MedicalResearch.com Interview with:
Sanne Kikkert, DPhil student
FMRIB Centre, University of Oxford
Oxford, United Kingdom
MedicalResearch.com: What is the background for this study?
Response: One of the most mysterious questions about the brain’s ability to adaptively change to new circumstances is: what happens to the brain once a key input is lost (e.g. through amputation)? It has been thought that the hand representation in the brain, located in the primary somatosensory cortex, is maintained by regular sensory input from the hand. Indeed, textbooks teach that any sensory representation in the brain will be ‘overwritten’ if its primary input stops. Following this explanation, people who have undergone hand amputation would show extremely low or no activity related to its original focus in the brain area of the missing hand.
However, we know that amputees often experience phantom sensations from their missing hand, such that when asked to move a phantom finger they can ‘feel’ that movement. We previously showed that we can trace some activity in the missing hand brain area when amputees move their phantom hand. In this study, we were interested in finding how the representation of a missing hand is stored in the brain.
MedicalResearch.com: What are the main findings?
Response: We looked at the brains of individuals who had undergone arm amputation and experienced vivid phantom sensations. We asked them to move individual fingers of their phantom hand in a brain scanner. We used advanced imaging techniques, allowing us to identify representation of individual fingers.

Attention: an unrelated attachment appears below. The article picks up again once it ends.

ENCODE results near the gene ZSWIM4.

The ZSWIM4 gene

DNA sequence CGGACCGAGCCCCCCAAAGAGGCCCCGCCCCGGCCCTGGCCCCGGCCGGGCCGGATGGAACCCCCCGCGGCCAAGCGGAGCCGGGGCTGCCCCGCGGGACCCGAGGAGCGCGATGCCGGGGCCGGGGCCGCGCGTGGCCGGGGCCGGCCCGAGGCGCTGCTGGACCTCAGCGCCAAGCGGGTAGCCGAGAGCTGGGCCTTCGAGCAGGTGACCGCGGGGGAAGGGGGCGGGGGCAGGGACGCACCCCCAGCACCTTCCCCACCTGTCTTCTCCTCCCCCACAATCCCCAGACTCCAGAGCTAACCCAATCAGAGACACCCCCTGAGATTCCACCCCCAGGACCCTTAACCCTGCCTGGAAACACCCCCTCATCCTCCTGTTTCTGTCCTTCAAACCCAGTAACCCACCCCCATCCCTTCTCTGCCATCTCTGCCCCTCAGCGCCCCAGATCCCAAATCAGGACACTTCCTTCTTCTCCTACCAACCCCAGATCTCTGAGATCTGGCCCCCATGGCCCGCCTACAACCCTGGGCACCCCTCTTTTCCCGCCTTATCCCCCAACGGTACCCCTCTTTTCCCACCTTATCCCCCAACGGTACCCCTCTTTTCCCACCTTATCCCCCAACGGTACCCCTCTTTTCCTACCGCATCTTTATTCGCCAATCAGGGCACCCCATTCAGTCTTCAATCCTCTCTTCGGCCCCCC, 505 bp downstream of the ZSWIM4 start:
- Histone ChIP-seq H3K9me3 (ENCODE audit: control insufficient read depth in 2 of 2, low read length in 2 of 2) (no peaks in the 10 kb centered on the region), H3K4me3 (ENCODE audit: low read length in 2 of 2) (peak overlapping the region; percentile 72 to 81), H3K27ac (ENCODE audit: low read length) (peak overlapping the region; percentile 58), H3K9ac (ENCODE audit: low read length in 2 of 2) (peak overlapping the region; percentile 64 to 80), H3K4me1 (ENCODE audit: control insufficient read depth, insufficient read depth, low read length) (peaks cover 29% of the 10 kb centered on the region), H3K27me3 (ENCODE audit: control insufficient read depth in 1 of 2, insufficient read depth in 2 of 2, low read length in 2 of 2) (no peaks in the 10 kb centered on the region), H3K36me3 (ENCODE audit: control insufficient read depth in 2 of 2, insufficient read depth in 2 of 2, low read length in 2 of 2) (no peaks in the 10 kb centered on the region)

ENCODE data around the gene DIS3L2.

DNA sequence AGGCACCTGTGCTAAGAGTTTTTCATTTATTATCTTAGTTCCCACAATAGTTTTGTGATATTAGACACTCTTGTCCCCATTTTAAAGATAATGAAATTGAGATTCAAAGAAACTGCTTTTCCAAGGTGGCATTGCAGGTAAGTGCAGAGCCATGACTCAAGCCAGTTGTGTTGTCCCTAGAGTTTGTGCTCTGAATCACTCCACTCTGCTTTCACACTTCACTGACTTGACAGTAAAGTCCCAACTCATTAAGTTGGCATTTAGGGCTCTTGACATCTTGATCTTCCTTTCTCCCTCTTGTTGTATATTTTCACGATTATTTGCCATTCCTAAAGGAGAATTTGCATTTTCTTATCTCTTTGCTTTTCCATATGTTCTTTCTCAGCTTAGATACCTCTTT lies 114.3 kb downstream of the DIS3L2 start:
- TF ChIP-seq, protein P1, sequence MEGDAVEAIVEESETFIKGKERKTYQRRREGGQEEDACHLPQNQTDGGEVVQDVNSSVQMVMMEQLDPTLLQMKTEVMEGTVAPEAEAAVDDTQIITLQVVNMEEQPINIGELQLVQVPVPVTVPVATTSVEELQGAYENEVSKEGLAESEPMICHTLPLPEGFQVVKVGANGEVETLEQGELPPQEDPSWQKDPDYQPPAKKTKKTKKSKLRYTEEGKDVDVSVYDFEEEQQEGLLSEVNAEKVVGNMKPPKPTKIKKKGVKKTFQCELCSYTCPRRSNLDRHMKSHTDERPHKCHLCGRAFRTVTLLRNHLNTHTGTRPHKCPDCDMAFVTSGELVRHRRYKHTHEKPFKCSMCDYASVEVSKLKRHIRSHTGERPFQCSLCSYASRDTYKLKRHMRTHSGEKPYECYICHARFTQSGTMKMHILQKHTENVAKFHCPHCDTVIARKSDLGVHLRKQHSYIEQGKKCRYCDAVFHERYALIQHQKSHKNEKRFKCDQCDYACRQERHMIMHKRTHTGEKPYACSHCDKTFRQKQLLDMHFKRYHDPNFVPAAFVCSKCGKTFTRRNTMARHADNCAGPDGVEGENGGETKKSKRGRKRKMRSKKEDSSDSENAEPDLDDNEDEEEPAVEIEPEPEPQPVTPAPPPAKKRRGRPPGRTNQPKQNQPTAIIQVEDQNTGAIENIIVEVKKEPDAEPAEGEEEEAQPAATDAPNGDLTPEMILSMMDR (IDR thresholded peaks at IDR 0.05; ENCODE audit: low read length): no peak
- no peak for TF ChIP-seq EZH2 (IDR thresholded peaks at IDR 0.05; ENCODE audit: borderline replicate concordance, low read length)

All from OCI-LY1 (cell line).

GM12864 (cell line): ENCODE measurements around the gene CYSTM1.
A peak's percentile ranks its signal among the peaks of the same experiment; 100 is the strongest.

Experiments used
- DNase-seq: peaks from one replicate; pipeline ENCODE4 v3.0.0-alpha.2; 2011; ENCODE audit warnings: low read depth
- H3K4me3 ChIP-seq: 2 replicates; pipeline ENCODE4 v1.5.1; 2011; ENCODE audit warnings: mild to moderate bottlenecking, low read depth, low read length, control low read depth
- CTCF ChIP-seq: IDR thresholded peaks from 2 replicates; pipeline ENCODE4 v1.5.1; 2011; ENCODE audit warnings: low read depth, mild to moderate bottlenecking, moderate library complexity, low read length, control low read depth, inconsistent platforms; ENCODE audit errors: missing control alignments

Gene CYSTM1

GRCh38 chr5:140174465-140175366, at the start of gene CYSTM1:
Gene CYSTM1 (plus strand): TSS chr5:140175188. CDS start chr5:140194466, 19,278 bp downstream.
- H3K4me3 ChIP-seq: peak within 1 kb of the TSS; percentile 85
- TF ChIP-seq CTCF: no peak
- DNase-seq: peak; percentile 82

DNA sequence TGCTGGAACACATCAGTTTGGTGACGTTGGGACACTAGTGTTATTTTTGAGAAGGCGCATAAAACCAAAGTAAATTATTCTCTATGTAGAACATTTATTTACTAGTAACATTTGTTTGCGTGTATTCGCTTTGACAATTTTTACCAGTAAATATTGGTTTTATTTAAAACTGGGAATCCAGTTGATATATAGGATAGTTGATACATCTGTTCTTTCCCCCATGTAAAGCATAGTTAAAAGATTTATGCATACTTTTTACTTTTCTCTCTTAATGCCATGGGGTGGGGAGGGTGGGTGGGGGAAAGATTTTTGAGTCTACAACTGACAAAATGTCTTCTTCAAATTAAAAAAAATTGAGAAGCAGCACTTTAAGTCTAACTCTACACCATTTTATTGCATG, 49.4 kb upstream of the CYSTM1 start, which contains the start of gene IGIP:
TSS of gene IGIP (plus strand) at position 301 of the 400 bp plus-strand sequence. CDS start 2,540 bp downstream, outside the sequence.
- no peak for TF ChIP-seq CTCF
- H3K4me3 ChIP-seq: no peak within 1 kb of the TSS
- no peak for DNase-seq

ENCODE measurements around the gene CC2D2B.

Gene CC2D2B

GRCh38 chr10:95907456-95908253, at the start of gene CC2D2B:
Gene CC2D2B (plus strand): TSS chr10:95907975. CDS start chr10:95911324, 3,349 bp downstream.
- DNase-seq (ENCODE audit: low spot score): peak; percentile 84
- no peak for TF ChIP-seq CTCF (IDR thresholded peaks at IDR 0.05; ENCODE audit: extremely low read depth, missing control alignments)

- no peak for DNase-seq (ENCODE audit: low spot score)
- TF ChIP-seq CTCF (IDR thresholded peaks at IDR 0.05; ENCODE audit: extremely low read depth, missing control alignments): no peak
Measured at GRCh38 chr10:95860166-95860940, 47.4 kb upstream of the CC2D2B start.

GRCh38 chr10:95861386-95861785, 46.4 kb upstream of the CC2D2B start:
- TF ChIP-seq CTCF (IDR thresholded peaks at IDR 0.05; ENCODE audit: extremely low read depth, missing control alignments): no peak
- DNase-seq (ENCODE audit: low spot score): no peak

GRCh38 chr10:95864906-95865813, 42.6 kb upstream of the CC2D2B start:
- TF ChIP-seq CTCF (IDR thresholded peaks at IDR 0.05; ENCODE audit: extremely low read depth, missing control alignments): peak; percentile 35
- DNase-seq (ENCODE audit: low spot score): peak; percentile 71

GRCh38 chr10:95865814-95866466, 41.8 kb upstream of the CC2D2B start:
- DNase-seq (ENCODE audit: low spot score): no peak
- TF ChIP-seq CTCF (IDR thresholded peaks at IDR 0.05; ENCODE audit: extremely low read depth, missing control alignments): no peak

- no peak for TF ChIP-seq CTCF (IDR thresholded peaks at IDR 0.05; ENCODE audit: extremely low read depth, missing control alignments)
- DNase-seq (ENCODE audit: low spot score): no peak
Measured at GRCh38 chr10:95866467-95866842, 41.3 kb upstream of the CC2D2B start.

Results showed that the representation of the missing hand persisted even decades after amputation. In fact, the fine-grained finger information still matched well to that of two-handed controls, also tested in the study. Therefore, our results indicate that the brain ‘remembers’ the representation of an amputated hand, long after the sensory input is lost. It does not erase the original function of a brain area, as previously thought.
MedicalResearch.com: What should readers take away from your report?
Response: The brain ‘remembers’ the detailed representation of the individual fingers of a missing hand, even decades after amputation.
MedicalResearch.com: What recommendations do you have for future research as a result of this study?
Response: Our findings remove a barrier to neuroprosthetics (prosthetic limbs controlled directly by the brain): the assumption that a person would lose the brain representation that could control the prosthetic intuitively. If the brain retains a representation of the individual fingers, this could be exploited to provide the fine-grained control needed.
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Revealing the neural fingerprints of a missing hand
Sanne Kikkert, James Kolasinski, Saad Jbabdi, Irene Tracey, Christian FBeckmann, Heidi Johansen-Berg, Tamar R Makin
University of Oxford, United Kingdom
Published August 23, 2016
Cite as eLife 2016;10.7554/eLife.15292
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